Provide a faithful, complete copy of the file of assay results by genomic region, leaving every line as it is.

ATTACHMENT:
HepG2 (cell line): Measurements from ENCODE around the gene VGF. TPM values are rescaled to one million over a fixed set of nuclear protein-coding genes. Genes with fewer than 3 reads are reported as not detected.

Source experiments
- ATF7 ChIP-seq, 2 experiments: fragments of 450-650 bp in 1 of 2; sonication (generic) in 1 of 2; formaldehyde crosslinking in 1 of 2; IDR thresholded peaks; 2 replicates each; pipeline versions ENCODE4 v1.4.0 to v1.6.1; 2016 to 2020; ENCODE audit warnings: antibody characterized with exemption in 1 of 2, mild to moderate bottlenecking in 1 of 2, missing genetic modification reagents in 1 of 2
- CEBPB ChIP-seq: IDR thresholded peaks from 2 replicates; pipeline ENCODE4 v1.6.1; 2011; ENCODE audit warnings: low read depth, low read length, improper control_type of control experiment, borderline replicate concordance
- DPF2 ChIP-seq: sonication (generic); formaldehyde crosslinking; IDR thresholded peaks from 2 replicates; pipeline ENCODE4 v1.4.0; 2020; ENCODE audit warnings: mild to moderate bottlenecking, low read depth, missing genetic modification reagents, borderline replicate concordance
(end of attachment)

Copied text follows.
HepG2 (cell line): Measurements from ENCODE around the gene VGF. TPM values are rescaled to one million over a fixed set of nuclear protein-coding genes. Genes with fewer than 3 reads are reported as not detected.

Source experiments
- ATF7 ChIP-seq, 2 experiments: fragments of 450-650 bp in 1 of 2; sonication (generic) in 1 of 2; formaldehyde crosslinking in 1 of 2; IDR thresholded peaks; 2 replicates each; pipeline versions ENCODE4 v1.4.0 to v1.6.1; 2016 to 2020; ENCODE audit warnings: antibody characterized with exemption in 1 of 2, mild to moderate bottlenecking in 1 of 2, missing genetic modification reagents in 1 of 2
- CEBPB ChIP-seq: IDR thresholded peaks from 2 replicates; pipeline ENCODE4 v1.6.1; 2011; ENCODE audit warnings: low read depth, low read length, improper control_type of control experiment, borderline replicate concordance
- DPF2 ChIP-seq: sonication (generic); formaldehyde crosslinking; IDR thresholded peaks from 2 replicates; pipeline ENCODE4 v1.4.0; 2020; ENCODE audit warnings: mild to moderate bottlenecking, low read depth, missing genetic modification reagents, borderline replicate concordance